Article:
So the challenge is, how can we get more accurate narratives out there, because lord knows the Beck’s and Koch’s of the world are pushing some insane ones, and the mainstream soaks up bits and pieces from the edges. How can we educate people about the past steady-state failings of their pundits, and the manipulative tendencies of the right wingers, etc…
It’s a hard problem, and it isn’t just one of more bloggers talking to each other more – though that certainly couldn’t hurt as a part of it.
@Ecks: lol, its not just a hard problem, its an old one.
Its Kylon vs Pythagoras.
Do you recall Kylon of Croton?
He was a local noble who, after being refused entry into Pythagoras’ School for rulers raised a mob of farmers who proceeded to chop up the akousmatikoi (students) and mathematikoi (teachers) alike with scythes and burn down the school.
That is populism in action.
How does one achieve self-representation for the left half of the bellcurve when Jefferson’s NYFs (Noble Yeoman Farmers) simply don’t have the talents to lead? Granted, NYFs might achieve virtue, but virtue without talent is insufficient in a meritocracy.
So your problem is not just making alternate narratives appealing…..it is the fact that a segment of the electorate simply doesn’t have the substrate to be permeable to alternate narratives.
I guess the Ancients are OT, but I do think it would be grand if someone, anyone, made Torturegate their daily beat.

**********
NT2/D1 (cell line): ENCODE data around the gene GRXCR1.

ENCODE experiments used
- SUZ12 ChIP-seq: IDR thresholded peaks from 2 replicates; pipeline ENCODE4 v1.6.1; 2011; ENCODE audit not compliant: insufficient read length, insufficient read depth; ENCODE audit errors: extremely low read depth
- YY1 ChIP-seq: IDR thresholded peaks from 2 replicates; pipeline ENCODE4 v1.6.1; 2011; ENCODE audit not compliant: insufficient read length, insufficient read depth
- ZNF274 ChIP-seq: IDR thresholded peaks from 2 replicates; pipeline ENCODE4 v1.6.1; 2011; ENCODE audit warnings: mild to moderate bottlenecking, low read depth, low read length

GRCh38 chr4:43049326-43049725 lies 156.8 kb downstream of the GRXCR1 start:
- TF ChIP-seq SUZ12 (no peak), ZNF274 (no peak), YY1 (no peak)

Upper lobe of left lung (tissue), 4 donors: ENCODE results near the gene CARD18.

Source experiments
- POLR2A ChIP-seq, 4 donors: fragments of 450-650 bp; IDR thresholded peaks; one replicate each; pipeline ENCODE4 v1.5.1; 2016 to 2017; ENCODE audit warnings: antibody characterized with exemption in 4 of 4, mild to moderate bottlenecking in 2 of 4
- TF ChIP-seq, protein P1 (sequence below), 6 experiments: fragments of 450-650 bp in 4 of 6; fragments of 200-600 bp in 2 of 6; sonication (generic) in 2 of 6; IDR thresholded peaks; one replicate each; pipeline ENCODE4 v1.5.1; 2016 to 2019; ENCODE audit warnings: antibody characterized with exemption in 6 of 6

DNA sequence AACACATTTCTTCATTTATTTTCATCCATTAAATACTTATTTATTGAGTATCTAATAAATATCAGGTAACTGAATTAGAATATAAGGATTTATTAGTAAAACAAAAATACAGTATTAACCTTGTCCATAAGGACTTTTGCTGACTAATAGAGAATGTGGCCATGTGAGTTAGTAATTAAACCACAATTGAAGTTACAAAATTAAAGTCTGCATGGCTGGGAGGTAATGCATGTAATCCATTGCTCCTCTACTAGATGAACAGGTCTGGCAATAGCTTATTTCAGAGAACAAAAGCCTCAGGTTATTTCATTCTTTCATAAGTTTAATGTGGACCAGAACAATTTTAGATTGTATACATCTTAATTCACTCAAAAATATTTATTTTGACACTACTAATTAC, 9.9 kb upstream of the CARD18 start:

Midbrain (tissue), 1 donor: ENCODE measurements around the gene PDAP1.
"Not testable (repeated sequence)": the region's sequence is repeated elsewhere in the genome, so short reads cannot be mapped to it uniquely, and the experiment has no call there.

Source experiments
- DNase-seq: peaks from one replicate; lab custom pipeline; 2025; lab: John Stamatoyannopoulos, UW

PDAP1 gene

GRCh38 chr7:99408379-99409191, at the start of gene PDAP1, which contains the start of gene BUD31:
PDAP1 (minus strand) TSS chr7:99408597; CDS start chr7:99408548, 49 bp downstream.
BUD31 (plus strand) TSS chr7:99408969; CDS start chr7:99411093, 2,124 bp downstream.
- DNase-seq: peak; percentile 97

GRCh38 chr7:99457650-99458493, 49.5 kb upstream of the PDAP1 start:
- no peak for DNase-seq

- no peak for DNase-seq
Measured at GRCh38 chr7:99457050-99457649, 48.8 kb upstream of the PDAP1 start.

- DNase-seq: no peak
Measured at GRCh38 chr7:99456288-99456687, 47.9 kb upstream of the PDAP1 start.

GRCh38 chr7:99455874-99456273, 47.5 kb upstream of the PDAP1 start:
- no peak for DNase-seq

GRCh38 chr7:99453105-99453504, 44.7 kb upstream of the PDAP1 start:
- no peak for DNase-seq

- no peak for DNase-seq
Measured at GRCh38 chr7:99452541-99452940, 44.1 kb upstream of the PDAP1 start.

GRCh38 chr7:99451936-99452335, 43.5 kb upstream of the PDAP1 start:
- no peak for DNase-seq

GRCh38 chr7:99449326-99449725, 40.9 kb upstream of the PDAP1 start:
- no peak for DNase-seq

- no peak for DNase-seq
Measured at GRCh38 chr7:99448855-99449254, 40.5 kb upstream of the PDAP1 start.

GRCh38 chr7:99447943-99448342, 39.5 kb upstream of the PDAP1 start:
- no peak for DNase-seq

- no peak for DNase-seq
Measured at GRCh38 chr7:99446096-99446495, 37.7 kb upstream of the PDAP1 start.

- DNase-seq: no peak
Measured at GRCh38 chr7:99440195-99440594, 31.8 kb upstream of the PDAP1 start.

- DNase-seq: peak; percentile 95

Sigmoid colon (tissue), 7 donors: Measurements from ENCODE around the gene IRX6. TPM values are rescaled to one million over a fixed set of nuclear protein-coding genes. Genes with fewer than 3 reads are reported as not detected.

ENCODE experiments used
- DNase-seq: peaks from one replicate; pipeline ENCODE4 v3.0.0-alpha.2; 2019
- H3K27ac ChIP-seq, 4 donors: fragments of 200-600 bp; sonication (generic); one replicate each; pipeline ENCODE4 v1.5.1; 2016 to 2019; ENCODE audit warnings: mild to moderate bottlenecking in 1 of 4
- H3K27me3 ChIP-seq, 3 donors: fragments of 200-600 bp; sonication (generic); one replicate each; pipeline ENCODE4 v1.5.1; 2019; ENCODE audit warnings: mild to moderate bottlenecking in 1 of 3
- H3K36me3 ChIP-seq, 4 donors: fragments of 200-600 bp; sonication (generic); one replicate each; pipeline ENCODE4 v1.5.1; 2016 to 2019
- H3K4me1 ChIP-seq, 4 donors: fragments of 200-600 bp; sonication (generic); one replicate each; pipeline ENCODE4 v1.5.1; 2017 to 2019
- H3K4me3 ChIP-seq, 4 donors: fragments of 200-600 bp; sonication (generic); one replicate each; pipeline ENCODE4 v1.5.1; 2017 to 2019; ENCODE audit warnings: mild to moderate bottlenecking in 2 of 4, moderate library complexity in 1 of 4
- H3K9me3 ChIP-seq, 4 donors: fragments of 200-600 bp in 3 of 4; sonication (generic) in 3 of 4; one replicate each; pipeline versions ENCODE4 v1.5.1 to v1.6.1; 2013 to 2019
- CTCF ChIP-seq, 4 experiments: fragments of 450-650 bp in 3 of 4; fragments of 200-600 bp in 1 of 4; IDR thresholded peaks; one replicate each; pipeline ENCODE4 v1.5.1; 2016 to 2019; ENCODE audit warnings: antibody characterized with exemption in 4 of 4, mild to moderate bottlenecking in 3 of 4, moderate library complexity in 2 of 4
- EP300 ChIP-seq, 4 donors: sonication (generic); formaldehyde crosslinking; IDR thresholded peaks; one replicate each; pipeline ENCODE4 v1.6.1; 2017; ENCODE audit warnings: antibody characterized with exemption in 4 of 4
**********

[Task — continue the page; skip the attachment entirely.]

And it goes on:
It could be Sully, it could be Anne Laurie……it could be Charles Johnson.
chacun a son gout.
critical mass is what we should strive for.
I think it’s funny that people continue to use this analogy, because unless it is very carefully controlled and moderated, achieving critical mass is very, very dangerous. Might just ruin your whole week.
@AhabTRuler: Nuclear physicist?
@AhabTRuler: Nuclear physicist?
Nuclear physics major?
@matoko_chan: I believe Charles Johnson is still pro torture. Not sure though.
From Barrett Brown, via the VF link:
Good luck with that, Barrett: when you eliminate John Cole, Hilzoy (now retired, alas!!) and Sully himself, who the hell is left?
And I suppose I should even bother to wonder what “media outlet(s)” Charles will be targeting ?
Wow, an anti-Fox News blog conglomerate, what a fabulous idea!
There is a recently coined word (by Stanford professor Robert Proctor) for the point of this post:
agnotology — culturally constructed ignorance (and the study of it).
from Barry Ritholtz’ Big Picture blog (mostly economics and finance, but he’s a great read).
Wow. What an incredibly awful video.